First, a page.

I don’t want to see a lot of inept hamming, and I find people who have played a game four or five times do a terrible job introducing it, or allowing the viewer to care about anything, or organizing their information so it will make sense to someone who hasn’t also played a game four or five times.

        People who have played a game 500 times are often more interesting. They’re no longer wrapped up in their half-baked underestanding and lingo, and are usually speedrunning experts who actually have interesting nooks and crannies to point out.

  4. Damn Rookie says:

    Blimey, this article resonates uncomfortably strongly with me.

  5. sfoumatou says:

    Hah. I know the exact feeling. There’s something there about the way we watch and experience things. It’s like going to the movie theatre; in the darkness and silence of the room, you experience the movie in your own little bubble. If you watch the same movie with your buddies in a living room, everyone’s comments and interjections will color your experience accordingly.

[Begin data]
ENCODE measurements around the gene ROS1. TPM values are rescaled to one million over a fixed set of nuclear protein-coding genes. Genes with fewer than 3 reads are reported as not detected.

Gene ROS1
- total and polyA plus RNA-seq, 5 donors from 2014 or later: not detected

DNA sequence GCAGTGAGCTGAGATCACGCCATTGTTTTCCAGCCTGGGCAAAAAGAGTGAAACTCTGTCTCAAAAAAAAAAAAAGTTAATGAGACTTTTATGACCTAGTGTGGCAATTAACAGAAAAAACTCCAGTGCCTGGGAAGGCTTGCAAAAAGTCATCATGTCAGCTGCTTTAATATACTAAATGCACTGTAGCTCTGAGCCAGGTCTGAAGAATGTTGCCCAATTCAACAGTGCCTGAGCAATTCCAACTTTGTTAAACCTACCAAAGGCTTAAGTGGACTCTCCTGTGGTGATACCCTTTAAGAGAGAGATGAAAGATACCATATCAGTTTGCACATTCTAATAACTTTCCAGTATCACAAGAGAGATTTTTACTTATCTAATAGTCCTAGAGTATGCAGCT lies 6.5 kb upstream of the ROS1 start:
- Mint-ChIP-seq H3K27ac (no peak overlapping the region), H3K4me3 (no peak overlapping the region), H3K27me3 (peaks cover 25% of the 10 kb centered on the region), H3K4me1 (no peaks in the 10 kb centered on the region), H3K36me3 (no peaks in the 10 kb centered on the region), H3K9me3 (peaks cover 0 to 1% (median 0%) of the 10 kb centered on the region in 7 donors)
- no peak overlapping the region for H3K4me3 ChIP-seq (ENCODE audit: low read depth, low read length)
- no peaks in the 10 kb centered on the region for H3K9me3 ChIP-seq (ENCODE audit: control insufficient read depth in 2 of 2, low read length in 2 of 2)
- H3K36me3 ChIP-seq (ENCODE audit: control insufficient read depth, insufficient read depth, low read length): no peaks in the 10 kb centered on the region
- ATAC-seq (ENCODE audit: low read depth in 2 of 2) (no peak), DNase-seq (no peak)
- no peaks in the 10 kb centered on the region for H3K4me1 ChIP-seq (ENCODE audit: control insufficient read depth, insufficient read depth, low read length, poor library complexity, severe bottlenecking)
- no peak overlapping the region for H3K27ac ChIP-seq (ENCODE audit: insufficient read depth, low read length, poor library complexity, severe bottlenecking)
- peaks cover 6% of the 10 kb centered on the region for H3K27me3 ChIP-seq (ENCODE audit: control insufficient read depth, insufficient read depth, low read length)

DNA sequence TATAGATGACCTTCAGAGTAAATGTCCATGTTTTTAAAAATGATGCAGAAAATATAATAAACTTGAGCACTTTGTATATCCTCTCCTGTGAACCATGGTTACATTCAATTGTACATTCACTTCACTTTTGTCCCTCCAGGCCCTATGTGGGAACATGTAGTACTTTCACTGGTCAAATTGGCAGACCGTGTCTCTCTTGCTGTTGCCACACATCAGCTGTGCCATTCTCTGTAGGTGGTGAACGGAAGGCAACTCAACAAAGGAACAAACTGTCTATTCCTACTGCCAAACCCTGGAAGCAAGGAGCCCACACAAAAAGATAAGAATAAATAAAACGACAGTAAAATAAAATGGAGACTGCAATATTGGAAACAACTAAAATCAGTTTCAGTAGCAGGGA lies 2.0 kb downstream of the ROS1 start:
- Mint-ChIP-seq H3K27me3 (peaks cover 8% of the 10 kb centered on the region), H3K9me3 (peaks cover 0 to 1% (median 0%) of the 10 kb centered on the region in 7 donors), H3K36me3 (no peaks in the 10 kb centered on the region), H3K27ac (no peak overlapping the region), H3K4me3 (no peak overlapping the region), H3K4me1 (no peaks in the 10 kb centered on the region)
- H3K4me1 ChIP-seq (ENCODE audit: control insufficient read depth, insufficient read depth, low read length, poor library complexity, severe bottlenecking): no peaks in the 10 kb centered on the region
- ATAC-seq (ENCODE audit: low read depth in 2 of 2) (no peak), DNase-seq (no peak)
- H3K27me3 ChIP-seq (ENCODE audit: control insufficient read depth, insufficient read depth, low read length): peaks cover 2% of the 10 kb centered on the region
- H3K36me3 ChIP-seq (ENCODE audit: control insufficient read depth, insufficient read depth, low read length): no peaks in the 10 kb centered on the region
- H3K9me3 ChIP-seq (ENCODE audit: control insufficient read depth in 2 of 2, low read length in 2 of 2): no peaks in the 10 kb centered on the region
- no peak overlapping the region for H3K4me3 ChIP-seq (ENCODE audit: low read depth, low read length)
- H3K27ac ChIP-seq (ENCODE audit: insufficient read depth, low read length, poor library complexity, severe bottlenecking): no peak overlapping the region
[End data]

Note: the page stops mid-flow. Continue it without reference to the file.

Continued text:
If I want to show something to someone in a game, I usually hand them the controller and get them to do it instead. This way, they get the immersion and I get to be the guide. It works a lot better than doing both at once and they usually get the point more than if I was just going to show them.

  6. rmsgrey says:

    I’m very different – I don’t have a problem with people watching, and a good navigator/wingman/back-seat driver can be a real blessing – it changes a single-player game from a solo experience to a shared one.

    What I do have a minor problem with, and try to avoid, is people coming in midway through and wanting to have things explained (or wanting me to pay attention to something else) when I’m in the middle of something. Actually, that applies to watching DVDs as well as playing games – I’m happy to have someone around from the start, and I’m happy to have someone drop in if they’re happy to pick things up by observation rather than needing me to tell them what they think they need to know.